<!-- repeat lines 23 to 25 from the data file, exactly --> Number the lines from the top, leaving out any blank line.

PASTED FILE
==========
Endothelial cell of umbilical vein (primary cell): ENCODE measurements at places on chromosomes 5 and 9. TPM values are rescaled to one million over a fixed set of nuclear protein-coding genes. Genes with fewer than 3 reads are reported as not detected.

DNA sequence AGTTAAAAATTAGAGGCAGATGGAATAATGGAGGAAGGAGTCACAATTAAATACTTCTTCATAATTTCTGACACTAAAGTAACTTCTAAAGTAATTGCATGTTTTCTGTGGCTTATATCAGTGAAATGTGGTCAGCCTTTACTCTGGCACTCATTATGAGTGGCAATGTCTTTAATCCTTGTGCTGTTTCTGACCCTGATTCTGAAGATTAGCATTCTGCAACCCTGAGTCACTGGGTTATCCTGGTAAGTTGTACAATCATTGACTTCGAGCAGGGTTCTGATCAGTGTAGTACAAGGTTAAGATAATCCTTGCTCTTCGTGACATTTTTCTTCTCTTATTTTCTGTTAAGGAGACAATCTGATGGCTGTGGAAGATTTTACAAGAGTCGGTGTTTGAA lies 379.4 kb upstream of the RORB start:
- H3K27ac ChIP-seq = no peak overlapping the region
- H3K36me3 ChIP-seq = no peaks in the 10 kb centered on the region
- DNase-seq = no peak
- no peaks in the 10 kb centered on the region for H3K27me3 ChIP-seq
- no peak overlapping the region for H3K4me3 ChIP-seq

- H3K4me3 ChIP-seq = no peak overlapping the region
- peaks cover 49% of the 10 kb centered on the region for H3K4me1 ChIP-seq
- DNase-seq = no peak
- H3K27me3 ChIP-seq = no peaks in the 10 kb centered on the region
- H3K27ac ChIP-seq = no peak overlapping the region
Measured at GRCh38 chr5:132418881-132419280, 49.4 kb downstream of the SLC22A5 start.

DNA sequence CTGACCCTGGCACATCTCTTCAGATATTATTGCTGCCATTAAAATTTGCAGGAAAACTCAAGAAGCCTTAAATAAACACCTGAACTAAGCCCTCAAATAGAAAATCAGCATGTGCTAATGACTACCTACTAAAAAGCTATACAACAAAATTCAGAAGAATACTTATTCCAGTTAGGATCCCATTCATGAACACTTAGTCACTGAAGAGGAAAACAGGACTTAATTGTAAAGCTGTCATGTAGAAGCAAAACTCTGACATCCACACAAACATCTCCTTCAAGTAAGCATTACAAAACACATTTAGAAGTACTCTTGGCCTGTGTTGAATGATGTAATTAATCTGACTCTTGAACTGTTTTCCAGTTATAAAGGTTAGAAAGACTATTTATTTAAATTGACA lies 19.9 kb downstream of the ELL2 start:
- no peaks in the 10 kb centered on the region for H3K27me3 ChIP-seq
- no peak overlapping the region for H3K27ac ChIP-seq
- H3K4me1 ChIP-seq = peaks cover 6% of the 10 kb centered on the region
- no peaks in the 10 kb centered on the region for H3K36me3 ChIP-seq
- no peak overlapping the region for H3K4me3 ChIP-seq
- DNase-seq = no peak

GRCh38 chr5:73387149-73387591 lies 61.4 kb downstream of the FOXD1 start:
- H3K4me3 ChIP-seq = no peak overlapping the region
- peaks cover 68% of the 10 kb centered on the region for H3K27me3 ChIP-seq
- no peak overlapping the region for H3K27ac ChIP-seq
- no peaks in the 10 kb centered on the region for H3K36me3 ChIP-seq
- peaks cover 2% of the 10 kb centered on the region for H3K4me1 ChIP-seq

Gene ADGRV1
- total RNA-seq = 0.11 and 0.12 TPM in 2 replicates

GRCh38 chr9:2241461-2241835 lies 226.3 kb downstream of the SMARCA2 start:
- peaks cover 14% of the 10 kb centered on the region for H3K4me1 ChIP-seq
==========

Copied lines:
- peaks cover 68% of the 10 kb centered on the region for H3K27me3 ChIP-seq
- no peak overlapping the region for H3K27ac ChIP-seq
- no peaks in the 10 kb centered on the region for H3K36me3 ChIP-seq